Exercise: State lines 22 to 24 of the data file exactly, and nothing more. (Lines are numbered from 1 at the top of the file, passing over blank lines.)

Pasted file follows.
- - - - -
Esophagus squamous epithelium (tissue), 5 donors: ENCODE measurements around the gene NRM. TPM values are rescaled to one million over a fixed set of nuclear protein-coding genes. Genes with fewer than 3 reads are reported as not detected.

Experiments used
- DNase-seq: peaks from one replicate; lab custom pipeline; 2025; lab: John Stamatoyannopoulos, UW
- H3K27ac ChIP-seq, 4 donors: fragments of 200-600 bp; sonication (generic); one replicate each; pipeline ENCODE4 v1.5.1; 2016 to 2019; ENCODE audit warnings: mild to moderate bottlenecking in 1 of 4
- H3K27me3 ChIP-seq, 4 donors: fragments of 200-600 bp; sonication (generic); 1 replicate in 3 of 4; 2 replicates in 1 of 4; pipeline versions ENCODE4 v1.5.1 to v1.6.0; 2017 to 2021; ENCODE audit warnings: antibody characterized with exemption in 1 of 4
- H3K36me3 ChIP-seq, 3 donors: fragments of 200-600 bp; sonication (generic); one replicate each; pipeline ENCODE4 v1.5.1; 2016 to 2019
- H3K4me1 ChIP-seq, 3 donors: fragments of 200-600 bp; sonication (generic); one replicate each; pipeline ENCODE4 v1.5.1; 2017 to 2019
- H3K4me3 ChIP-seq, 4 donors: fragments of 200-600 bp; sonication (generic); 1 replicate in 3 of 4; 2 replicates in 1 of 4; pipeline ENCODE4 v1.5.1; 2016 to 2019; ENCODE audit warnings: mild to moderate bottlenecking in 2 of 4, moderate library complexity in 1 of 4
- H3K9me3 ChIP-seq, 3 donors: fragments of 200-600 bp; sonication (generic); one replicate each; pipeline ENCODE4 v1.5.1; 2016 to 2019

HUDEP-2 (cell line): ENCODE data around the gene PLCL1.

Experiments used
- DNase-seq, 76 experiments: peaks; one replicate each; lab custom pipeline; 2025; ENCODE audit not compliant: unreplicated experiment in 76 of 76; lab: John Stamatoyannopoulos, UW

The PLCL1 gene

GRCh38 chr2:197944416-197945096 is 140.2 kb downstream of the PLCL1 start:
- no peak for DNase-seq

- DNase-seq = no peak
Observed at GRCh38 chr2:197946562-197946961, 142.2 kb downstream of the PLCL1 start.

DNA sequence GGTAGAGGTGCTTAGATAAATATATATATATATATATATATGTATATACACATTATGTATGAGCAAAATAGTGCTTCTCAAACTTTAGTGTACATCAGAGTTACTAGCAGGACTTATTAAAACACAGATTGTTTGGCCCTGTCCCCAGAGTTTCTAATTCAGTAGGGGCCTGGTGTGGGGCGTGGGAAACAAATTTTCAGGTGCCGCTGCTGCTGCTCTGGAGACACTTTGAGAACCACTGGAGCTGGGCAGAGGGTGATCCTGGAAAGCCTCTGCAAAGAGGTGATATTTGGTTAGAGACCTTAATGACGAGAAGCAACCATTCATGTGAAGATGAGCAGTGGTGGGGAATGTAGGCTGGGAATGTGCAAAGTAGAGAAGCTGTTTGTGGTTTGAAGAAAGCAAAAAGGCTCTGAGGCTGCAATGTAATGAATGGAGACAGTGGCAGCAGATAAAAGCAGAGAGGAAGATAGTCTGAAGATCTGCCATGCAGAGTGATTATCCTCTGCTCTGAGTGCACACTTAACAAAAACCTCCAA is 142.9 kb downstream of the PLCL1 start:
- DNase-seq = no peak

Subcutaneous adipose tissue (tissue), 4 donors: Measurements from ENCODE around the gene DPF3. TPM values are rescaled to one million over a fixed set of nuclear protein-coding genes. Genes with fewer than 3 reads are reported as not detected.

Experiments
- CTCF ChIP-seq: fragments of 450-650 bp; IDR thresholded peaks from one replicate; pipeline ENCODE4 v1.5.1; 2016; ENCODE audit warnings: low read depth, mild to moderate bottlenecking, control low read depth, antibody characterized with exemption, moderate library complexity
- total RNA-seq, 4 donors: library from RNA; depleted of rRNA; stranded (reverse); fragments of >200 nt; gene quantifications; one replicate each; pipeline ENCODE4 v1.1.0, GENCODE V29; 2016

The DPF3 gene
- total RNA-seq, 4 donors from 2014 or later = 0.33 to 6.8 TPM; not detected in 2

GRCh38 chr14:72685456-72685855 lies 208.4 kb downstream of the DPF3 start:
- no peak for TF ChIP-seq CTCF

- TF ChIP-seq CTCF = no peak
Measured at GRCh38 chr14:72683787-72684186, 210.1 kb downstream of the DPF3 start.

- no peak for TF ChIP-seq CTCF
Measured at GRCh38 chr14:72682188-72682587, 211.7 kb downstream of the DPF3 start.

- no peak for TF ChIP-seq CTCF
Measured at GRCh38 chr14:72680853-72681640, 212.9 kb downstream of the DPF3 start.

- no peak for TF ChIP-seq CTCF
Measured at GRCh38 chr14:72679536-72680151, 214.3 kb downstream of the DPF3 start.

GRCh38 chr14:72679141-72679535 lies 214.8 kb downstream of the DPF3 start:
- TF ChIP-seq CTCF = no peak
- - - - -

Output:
- CTCF ChIP-seq: fragments of 450-650 bp; IDR thresholded peaks from one replicate; pipeline ENCODE4 v1.5.1; 2016; ENCODE audit warnings: low read depth, mild to moderate bottlenecking, control low read depth, antibody characterized with exemption, moderate library complexity
- total RNA-seq, 4 donors: library from RNA; depleted of rRNA; stranded (reverse); fragments of >200 nt; gene quantifications; one replicate each; pipeline ENCODE4 v1.1.0, GENCODE V29; 2016

The DPF3 gene